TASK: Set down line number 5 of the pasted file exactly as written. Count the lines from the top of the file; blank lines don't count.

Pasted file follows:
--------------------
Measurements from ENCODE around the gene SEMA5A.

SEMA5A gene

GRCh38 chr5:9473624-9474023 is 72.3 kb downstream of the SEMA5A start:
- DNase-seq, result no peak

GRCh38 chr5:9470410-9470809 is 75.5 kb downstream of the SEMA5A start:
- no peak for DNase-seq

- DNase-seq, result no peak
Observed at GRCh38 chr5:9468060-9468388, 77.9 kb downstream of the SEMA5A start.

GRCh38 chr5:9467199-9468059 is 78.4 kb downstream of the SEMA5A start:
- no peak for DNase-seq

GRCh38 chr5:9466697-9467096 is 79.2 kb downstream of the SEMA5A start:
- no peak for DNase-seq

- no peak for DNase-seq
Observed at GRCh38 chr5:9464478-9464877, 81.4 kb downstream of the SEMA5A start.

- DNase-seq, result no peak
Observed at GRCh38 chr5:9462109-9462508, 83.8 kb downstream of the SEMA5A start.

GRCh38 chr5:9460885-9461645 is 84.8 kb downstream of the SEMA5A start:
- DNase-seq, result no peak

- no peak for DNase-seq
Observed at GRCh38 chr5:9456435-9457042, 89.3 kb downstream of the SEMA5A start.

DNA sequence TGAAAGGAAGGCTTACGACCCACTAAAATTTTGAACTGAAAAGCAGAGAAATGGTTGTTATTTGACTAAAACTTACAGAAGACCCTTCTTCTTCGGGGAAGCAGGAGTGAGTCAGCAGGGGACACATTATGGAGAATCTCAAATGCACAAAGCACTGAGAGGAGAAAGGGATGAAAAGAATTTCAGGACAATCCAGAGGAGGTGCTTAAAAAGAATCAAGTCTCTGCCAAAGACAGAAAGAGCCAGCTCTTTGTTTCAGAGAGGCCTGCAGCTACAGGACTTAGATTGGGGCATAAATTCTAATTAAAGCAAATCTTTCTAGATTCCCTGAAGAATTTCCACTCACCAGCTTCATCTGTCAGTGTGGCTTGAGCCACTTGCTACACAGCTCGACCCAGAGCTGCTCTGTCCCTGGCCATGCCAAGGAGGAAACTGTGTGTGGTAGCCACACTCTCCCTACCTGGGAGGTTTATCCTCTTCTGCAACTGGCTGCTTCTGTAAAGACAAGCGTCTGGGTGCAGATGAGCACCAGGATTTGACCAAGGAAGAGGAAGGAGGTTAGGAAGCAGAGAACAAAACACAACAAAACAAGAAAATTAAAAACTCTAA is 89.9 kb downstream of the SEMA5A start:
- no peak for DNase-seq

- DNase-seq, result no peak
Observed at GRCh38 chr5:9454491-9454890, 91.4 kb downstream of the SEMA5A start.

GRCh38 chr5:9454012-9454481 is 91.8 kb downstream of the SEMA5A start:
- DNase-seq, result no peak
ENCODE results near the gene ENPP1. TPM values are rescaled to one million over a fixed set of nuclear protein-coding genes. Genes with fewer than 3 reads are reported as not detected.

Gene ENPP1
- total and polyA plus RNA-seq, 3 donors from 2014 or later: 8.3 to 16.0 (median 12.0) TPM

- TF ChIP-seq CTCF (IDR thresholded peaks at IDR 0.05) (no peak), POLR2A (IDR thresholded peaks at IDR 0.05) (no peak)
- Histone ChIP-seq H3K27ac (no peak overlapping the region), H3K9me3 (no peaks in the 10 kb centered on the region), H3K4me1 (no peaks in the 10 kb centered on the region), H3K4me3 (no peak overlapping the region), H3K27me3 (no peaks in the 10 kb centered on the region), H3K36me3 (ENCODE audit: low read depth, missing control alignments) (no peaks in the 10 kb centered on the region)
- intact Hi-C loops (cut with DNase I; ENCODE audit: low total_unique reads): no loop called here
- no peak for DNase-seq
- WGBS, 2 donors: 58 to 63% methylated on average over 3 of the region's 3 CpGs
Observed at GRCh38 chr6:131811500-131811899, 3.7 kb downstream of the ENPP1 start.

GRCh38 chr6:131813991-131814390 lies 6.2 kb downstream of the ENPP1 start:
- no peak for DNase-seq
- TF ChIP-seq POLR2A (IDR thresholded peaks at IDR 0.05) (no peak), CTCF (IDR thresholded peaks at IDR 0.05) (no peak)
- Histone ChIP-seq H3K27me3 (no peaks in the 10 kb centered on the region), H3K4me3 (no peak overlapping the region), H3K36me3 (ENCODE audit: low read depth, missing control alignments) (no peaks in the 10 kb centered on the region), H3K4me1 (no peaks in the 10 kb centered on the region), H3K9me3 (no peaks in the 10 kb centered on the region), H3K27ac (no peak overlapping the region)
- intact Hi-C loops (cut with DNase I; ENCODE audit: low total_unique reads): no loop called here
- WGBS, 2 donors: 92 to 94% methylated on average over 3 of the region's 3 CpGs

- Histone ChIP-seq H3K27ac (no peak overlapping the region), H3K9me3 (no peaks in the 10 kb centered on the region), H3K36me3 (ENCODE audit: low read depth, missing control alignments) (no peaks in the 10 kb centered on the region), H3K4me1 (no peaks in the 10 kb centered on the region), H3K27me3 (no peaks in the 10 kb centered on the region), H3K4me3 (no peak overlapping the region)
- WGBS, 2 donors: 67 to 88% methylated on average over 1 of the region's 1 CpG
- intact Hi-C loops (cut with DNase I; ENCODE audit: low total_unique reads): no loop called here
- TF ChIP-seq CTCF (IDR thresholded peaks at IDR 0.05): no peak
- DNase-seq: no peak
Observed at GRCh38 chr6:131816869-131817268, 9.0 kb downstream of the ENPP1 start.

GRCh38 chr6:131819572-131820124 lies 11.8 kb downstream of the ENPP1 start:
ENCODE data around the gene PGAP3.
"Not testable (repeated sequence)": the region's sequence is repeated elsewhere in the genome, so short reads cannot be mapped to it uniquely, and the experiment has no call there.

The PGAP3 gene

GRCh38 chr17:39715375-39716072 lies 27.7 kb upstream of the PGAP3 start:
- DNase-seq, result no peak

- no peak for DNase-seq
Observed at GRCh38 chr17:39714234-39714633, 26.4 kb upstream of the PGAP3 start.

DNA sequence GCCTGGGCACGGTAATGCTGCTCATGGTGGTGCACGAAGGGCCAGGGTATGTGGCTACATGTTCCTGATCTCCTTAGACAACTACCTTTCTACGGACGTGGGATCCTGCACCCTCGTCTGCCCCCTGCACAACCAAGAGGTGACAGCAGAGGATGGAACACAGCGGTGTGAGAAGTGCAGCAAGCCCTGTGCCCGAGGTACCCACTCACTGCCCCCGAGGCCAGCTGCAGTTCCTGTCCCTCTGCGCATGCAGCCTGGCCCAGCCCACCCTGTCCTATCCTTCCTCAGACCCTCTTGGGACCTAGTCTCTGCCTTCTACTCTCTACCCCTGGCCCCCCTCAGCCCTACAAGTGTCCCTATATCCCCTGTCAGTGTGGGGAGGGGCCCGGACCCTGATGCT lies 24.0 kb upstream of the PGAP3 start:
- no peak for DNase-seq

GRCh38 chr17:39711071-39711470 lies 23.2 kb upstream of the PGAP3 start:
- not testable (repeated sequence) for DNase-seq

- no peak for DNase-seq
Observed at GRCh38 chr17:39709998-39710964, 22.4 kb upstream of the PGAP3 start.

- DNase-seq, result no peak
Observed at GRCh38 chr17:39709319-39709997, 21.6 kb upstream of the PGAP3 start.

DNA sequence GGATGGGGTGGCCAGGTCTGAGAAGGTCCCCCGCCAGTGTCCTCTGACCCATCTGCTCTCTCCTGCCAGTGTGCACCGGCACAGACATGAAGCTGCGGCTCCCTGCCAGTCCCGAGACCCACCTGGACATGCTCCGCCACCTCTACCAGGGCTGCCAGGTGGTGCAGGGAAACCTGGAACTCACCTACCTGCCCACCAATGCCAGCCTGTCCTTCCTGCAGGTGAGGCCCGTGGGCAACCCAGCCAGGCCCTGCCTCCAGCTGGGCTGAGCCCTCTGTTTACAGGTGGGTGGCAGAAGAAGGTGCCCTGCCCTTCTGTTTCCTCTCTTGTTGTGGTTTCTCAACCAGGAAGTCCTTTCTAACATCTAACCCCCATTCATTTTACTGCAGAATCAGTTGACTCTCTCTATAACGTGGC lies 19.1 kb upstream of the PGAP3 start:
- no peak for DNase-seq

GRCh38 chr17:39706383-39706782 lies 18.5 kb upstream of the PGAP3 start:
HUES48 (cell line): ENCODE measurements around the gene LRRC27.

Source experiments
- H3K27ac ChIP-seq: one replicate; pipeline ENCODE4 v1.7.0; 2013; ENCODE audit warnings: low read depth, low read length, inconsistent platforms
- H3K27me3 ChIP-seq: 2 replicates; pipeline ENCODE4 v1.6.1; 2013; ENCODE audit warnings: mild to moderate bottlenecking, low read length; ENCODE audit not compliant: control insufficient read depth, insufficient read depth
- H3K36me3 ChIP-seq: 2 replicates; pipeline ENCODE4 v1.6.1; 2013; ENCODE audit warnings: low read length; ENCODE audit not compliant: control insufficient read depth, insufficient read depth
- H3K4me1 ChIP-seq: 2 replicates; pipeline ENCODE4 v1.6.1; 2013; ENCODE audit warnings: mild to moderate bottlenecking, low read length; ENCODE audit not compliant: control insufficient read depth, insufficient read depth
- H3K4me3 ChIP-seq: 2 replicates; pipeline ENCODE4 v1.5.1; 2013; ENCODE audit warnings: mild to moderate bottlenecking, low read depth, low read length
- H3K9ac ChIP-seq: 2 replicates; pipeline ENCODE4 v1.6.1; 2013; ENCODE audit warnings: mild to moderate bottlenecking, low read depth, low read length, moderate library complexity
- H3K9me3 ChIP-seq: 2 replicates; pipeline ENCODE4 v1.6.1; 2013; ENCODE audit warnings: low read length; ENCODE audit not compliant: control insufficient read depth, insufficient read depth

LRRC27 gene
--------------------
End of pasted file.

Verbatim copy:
GRCh38 chr5:9470410-9470809 is 75.5 kb downstream of the SEMA5A start: